Posted: 2006-02-06 3:44 pm   Permalink

Quote:

My gut feel is that our desire to put our headspace in a semi-fictional idea of the past is nothing unique to our generation.



I agree that reminiscence is not unique to the current generation, but is it becoming more pervasive than before? In the 1980s I read the results of a newspaper survey that said America's favorite decade was the 1950s. That sounds about right to me, since it was a very stable decade with known social norms, clear-cut enemies, combined with improving science and technology and personal freedoms (e.g., Playboy and its philosophy was becoming acceptable), America was physically expanding (Alaska & Hawaii), all of which leads to things like optimism, patriotism, stable jobs, less relocation, better buying power, and more recreational time. Unfortunately, I can't find any such survey online at the moment.

The '60s and early '70s had lots of freedom and had the most creative music and art (Beatles era, 1964 World's Fair, Jackson Pollock, etc.), but the Viet Nam war was escalating, which was tearing the country apart.

The late '70s experienced a decline in freedoms worldwide, for both liberals (e.g., pot smokers) and conservatives (e.g., gun collectors), roughly coinciding with disco music and a revival in simplistic country music, and there was declining interest in colonizing space or the oceans anymore. Theme parks "dumbed down" and thrill rides began to replace educational rides.

The '80s had good growth in technology (e.g., PCs, videos, personal rocket jets), and popular music had reached a peak of skill and technology, but people no longer stuck together like before, money became God (yuppie era), there was a stock market collapse, the nation's wealth became extremely skewed, coral reefs began dying off around the world, job security declined with the demise of monopolies, social security funds were raided by government, undeclared wars occurred every 1-2 years for political reasons, songwriting ability went downhill as technical and technological proficiency increased, universities became politically correct and increasingly restrictive whereas before they had been homes to creativity and outspokenness and progressiveness, and management decisions and public attitudes became based on the most superficial appearances and statistics, leading to a trend of movie stars getting into government positions.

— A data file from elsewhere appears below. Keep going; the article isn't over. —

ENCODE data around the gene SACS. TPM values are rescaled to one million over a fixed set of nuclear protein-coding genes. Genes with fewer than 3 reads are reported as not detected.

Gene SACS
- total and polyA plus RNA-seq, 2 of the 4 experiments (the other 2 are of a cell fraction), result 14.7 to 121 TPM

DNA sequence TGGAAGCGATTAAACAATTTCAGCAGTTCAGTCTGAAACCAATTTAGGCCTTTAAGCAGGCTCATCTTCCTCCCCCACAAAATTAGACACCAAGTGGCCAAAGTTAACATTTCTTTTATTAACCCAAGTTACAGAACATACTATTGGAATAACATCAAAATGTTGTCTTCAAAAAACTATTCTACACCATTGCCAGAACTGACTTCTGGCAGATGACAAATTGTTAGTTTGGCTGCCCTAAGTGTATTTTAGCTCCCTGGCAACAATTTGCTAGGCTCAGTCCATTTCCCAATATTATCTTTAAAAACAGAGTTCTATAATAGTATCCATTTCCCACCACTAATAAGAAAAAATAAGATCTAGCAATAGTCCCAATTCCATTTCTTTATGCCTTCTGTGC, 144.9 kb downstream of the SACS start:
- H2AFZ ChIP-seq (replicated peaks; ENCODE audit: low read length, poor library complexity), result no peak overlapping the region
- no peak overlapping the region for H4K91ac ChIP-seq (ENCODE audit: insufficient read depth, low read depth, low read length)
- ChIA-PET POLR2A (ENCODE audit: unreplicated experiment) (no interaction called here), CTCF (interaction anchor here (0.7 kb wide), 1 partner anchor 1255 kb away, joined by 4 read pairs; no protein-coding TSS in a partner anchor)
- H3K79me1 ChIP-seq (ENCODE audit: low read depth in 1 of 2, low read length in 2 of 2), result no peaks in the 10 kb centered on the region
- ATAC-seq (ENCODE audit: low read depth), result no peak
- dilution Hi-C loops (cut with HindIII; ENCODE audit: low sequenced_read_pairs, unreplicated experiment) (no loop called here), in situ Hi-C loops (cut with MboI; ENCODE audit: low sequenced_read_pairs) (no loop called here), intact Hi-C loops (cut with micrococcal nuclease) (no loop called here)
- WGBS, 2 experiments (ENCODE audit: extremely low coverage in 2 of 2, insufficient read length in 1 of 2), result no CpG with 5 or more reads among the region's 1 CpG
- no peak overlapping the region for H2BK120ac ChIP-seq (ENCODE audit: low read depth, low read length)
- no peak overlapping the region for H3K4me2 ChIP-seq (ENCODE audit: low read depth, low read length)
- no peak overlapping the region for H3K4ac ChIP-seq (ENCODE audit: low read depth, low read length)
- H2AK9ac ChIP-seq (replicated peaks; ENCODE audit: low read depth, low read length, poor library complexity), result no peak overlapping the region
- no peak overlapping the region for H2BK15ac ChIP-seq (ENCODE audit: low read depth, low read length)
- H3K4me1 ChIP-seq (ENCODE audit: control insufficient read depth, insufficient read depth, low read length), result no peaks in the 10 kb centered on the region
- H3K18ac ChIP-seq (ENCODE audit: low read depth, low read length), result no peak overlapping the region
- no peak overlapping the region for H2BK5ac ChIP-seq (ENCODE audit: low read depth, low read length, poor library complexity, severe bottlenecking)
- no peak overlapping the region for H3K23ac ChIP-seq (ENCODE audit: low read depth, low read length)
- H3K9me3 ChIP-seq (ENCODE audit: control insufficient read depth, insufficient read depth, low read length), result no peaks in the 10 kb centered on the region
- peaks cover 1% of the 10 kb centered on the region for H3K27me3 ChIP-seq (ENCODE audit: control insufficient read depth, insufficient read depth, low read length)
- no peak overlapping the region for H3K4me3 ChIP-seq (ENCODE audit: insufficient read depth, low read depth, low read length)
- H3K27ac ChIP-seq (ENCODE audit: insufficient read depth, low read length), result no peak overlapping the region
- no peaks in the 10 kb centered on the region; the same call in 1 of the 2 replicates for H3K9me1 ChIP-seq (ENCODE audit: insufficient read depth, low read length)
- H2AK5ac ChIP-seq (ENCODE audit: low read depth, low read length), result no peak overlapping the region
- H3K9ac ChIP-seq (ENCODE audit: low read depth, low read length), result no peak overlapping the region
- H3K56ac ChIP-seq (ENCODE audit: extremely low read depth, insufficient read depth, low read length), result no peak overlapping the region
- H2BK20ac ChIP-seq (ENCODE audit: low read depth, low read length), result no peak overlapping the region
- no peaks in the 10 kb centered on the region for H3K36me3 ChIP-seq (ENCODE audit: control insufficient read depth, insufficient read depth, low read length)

The '90s saw the rise of rap music, inspiring and skilled progressive rock turned into simplistic and depressing grunge rock, Disney parks began declining, the government had to actually shut down a few times due to economic problems, and there were even worse political abuses and even more lost freedoms.

The '00s saw major terrorist attacks, and even more attacks on personal freedoms.

Just listen to the extremely angry, foul music that is pervasive now, look at the plethora of horror movies of extreme violence that now probably outnumber movies of any other genre, the extreme grossness of recent adult movies, the low quality souvenirs at theme parks, the restrictions on everything (e.g., scuba diving, spearfishing, shell collecting), the decline of quality and maintenance at Disney parks, the widespread failure of marriage and stable families, the dishonesty of business and government at every level, the monitoring and intrusion of business and government in everything from Internet to office conversations, security cameras in nearly every store and street, and it's easy to see something fundamental is very wrong. I don't want to get into politics or philosophy here, so I'll omit detailed opinions about cause-and-effect.

So although the '50s weren't personally my favorite decade, I have to agree that, overall, things were provably better back then, at least in the things that mattered, which led to more optimism and personal fulfillment for a larger percentage of people. Therefore, as we drift further from those better decades, there are logical reasons to see an increase in reminiscence!

[ This Message was edited by: mbonga 2006-02-06 16:20 ]


 
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Mai Tai
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Joined: Mar 21, 2004
Posts: 1436
From: Exotic Isle of Alameda
Posted: 2006-02-06 5:50 pm   Permalink

My dad and my uncle, who are both big reminiscers, and very much into things of the past, still say that the "Golden Years" weren't in the past, they are right now - a big surprise for me to hear them say that. They both feel that although there were some great things in the past, some of the things that still endure to this day, like hunger, disease, and a poor job economy, just to name a few, were worse then than they are today. There will be huge strides in medicine within our lifetimes, that will revolutionize people's lives (although sadly will come at a date that will be too late for some).